Summary: In heaven, enjoyment will be the task of every day.
NEVER A BORING DAY
C: Heaven will not be boring!
Th: Heaven Can’t Wait
Pr: ENJOYMENT WILL BE THE TASK OF EVERY DAY IN HEAVEN.
?: What? What will we be doing?
TS: We will find in our study of Scripture four pursuits that will bring enjoyment to our life in heaven.
Type: Propositional, Topical
The ____ pursuit we will have in heaven is…
PA: How is the change to be observed?
• Be heavenly-minded so you can be earthly-good.
• Don’t miss out on what will be the best thing that could ever happen to you.
RMBC 17 June 07 AM
ILL Play (H)
I was once again fictionally playing golf with Tim Eliason…
And as usual, I muffed the tee shot and it sliced into the woods. Then I hit the ball into a few trees. I then proceeded to hit across the fairway into another woods. Finally, after banging away several more times, I proceeded to hit into a sand trap in front of the green.
All the while, Tim was patiently watching me make a mess of the first hole. He, of course, hit the ball down the middle, and then right onto the green.
We were both looking at my ball in the sand, and so I asked Tim, "What club should I use now?"
"I don’t know," Tim said. "What game are you playing?"
Well, again that didn’t happen with Tim.
It was fiction, but that scenario has been one of mine over and over again.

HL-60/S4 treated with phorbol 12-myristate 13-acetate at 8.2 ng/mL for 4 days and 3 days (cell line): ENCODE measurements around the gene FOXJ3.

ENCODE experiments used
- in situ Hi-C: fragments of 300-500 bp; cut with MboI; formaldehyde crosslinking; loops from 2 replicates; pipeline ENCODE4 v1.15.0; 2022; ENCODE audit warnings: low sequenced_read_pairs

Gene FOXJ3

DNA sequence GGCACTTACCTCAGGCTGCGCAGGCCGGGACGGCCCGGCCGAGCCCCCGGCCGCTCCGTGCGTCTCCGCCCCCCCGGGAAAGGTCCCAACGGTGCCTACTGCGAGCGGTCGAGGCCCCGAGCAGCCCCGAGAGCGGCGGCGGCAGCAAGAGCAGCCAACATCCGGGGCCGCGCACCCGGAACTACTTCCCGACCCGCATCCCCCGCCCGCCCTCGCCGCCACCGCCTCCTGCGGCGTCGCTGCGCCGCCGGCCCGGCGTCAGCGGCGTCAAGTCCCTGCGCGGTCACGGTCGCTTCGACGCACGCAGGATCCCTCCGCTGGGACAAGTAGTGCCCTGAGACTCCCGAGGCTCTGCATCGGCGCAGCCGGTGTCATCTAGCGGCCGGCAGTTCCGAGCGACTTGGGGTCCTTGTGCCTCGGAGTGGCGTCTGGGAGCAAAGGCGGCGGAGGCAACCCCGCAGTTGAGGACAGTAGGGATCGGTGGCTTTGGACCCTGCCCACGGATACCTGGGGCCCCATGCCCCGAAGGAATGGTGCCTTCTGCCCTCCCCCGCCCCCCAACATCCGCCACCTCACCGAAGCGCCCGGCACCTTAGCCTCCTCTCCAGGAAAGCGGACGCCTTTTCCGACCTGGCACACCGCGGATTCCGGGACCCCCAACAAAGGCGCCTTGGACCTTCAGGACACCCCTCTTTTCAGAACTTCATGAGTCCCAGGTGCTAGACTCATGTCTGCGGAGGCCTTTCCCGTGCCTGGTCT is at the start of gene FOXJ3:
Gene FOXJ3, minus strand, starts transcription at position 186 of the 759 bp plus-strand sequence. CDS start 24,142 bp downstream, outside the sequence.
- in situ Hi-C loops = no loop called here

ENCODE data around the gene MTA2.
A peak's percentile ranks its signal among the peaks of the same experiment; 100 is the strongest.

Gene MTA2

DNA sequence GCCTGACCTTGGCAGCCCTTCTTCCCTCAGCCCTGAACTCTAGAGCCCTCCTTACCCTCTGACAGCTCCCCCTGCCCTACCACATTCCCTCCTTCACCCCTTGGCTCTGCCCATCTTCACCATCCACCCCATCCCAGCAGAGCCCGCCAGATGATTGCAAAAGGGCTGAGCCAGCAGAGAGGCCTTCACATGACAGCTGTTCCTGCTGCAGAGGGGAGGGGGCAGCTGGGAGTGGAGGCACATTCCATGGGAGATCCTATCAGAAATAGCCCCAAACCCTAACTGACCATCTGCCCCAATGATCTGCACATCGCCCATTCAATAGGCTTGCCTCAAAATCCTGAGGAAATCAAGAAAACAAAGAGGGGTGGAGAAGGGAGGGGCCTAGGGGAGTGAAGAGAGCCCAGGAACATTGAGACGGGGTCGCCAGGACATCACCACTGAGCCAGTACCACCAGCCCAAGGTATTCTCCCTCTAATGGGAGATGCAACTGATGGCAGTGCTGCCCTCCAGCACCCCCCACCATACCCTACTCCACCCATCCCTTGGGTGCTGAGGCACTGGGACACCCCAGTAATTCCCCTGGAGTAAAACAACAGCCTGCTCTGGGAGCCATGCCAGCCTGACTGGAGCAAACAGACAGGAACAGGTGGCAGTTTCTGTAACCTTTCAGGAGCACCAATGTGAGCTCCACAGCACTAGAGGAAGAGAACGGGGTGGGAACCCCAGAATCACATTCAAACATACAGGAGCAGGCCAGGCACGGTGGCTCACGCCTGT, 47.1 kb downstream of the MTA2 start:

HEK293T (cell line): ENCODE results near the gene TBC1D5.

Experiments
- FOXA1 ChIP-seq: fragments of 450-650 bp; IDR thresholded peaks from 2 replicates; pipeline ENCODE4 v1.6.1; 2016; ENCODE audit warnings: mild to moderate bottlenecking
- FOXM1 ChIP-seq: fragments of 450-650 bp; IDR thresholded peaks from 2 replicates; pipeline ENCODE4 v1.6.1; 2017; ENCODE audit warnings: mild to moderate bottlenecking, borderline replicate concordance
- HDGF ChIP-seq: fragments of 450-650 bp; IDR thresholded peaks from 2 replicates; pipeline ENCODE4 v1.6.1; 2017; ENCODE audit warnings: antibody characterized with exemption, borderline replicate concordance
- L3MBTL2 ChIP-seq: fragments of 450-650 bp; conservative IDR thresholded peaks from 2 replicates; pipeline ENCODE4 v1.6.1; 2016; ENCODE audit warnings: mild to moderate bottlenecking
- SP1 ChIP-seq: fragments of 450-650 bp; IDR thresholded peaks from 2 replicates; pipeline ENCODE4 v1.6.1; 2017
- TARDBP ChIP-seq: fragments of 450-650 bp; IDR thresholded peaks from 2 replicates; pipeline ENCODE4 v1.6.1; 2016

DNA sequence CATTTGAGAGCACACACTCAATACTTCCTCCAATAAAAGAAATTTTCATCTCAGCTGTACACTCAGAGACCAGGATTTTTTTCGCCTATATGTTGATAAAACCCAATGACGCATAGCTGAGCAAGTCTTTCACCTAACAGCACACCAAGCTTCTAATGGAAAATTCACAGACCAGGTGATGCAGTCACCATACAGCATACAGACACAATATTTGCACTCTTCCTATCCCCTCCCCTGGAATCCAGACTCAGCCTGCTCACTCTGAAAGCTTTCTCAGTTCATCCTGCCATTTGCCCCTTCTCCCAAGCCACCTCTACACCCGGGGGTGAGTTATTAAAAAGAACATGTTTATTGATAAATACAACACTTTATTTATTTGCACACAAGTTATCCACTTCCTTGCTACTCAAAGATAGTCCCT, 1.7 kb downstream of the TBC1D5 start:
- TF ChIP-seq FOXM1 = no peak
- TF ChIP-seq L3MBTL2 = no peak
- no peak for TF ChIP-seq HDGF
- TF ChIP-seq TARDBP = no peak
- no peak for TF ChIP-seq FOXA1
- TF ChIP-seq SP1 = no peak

But it causes me to ask this question…
What do you consider fun?
I have a love-hate relationship with golf.
I love the atmosphere.
I hate the way I play.
But, most of the time, I still have fun.
We want to answer the question this morning…
1. What is heaven like?
Will it be fun?
Or will it be like it is in the movies, where everything is white, you look like you are living inside a carton of cotton balls, and everyone is strumming harps?
ILL Heaven (S)
That kind of thinking reminds us of Mark Twain’s famous story of Miss Watson, a rather stodgy old fuddy-duddy who is the guardian for Huck in Huckleberry Finn.
She began to tell Huck Finn about heaven, and Huck later mused: “She said. . . she was going to live so as to go to the good place. I made up my mind I shouldn’t try for it. But I never said so, because it would only make trouble and wouldn’t do no good. Now she had got a start, and she went on and told me all about the good place. She said all a body would have to do there was to go around all day long with a harp and sing, forever and ever. So I didn’t think much of it. But I never said so. I asked her if she reckoned Tom Sawyer would go there, and, she said, not by a considerable sight. I was glad about that, because I wanted him and me to be together.”
You will recall, from last week’s message, that Mark Twain said, “I’ll take heaven for the climate and Hell for the society.”
But such a statement badly misjudges the awfulness of hell and the awesomeness of heaven.
And it is why we are doing this series this month called, “Heaven Can’t Wait.”
The good news about heaven is too good to ignore.
And the misconceptions need to be corrected.